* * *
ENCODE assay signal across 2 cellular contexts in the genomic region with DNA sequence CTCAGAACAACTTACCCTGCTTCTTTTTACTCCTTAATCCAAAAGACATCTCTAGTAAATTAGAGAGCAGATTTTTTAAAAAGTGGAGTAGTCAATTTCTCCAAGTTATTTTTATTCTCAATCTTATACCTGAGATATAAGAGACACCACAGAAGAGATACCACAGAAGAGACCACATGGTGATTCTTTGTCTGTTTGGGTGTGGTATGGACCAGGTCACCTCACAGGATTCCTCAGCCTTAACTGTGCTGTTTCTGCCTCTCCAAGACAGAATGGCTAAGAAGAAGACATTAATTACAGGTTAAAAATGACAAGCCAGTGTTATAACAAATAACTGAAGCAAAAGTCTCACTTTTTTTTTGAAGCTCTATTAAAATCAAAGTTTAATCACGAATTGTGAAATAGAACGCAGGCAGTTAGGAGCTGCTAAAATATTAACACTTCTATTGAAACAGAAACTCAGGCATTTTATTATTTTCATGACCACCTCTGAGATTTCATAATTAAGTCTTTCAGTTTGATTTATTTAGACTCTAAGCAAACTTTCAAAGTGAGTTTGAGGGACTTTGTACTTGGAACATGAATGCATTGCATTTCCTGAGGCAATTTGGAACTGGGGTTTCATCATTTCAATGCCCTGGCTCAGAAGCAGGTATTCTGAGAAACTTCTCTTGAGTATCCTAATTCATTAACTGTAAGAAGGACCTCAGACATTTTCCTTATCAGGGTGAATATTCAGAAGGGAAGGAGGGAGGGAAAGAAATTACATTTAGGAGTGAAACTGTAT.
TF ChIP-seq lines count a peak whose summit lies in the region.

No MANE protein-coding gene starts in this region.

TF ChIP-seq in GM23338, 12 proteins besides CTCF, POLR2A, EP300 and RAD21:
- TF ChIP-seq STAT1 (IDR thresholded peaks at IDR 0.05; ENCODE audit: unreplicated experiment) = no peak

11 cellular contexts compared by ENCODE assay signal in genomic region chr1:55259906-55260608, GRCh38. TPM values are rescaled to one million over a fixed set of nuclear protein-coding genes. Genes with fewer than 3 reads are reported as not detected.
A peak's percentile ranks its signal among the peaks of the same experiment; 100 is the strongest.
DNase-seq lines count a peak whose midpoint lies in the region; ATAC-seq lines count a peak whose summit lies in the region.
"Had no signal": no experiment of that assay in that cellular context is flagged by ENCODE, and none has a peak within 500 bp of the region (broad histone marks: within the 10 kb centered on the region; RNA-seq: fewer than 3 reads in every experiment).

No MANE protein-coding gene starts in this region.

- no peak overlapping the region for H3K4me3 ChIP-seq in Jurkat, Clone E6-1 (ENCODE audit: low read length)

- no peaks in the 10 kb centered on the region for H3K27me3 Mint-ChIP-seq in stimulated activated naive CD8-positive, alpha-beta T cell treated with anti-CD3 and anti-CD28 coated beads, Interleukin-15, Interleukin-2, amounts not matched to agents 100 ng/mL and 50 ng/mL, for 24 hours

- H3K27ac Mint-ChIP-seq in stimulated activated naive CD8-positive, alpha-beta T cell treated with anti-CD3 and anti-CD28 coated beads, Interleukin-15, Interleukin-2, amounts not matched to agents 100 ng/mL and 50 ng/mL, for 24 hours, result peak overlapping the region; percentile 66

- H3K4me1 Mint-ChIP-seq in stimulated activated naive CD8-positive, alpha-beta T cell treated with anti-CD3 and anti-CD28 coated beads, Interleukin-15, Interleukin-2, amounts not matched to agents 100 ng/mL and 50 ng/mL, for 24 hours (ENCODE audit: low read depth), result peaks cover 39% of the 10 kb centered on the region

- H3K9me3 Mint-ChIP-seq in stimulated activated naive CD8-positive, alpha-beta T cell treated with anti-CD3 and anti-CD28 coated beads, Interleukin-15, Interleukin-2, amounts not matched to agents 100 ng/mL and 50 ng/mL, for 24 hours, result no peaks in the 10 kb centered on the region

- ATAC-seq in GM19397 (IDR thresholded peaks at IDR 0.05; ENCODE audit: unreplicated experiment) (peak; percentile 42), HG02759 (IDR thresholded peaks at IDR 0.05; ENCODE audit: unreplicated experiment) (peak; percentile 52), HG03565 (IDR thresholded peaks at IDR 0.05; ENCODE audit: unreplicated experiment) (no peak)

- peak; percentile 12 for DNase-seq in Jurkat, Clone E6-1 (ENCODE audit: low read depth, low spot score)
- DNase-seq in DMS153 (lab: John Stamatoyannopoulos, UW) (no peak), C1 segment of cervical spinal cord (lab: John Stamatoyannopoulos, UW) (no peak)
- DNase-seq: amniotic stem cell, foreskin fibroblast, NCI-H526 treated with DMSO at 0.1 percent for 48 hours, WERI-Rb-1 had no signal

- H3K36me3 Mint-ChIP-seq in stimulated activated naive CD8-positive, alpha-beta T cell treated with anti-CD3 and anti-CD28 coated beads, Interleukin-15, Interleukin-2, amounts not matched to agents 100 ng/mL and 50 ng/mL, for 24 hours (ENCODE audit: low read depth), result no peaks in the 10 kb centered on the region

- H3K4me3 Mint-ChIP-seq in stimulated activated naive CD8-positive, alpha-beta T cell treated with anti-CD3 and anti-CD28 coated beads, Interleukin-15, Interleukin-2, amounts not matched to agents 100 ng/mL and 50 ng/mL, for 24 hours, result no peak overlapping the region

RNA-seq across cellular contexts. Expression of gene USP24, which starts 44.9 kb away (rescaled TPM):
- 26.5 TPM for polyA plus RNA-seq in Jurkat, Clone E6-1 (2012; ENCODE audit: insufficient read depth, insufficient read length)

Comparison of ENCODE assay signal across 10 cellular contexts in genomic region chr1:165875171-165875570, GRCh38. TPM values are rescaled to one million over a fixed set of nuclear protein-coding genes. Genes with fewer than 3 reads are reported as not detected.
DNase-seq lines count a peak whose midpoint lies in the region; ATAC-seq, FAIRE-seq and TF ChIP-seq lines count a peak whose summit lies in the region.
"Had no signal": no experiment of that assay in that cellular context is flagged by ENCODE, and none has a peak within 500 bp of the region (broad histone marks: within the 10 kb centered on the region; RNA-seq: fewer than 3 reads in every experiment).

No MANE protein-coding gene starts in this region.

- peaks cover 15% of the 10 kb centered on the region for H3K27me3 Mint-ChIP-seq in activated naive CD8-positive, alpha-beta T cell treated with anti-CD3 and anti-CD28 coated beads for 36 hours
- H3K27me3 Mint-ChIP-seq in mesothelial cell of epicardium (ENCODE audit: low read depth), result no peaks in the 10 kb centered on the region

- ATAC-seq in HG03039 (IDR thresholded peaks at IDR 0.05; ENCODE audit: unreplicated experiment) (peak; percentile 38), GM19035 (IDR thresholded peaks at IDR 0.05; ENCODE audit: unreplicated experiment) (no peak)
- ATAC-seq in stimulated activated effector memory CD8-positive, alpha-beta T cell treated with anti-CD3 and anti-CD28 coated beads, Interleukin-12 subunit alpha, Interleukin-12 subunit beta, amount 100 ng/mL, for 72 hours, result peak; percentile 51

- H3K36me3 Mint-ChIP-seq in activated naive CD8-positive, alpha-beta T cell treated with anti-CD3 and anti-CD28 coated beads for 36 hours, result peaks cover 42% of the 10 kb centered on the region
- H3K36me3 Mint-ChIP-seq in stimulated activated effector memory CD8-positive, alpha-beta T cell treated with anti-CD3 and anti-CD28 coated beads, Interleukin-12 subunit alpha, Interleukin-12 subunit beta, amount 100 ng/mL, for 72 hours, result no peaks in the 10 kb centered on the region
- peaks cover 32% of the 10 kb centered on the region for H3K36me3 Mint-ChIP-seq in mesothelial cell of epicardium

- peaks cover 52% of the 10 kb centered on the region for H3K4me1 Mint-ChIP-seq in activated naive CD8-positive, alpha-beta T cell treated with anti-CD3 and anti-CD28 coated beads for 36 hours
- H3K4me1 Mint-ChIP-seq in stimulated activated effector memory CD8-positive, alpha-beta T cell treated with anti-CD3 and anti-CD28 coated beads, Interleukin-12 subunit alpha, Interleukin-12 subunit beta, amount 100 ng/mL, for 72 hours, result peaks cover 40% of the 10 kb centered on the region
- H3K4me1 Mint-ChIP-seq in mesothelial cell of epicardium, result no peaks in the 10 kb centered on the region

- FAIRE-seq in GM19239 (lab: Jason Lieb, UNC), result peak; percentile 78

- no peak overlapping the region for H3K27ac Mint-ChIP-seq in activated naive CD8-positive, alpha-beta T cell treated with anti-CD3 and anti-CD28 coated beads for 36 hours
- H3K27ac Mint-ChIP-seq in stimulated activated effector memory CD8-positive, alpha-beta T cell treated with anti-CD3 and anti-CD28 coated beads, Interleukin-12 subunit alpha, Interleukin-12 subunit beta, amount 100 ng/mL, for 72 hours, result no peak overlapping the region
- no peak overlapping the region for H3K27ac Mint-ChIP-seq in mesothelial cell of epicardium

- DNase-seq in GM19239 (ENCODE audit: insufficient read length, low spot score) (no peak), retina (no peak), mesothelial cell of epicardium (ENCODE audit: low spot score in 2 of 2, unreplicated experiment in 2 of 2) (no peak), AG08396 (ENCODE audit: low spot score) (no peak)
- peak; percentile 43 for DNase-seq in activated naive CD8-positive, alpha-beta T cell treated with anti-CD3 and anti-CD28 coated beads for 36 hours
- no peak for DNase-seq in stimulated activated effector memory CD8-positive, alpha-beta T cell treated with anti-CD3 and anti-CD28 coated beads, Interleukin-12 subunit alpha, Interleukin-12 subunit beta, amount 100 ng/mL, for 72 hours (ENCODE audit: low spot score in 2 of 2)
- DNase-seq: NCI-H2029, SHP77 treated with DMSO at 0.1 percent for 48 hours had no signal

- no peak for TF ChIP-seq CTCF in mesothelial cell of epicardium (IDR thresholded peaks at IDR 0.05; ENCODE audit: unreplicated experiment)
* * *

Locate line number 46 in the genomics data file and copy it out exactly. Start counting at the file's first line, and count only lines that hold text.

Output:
- no peak for TF ChIP-seq CTCF in mesothelial cell of epicardium (IDR thresholded peaks at IDR 0.05; ENCODE audit: unreplicated experiment)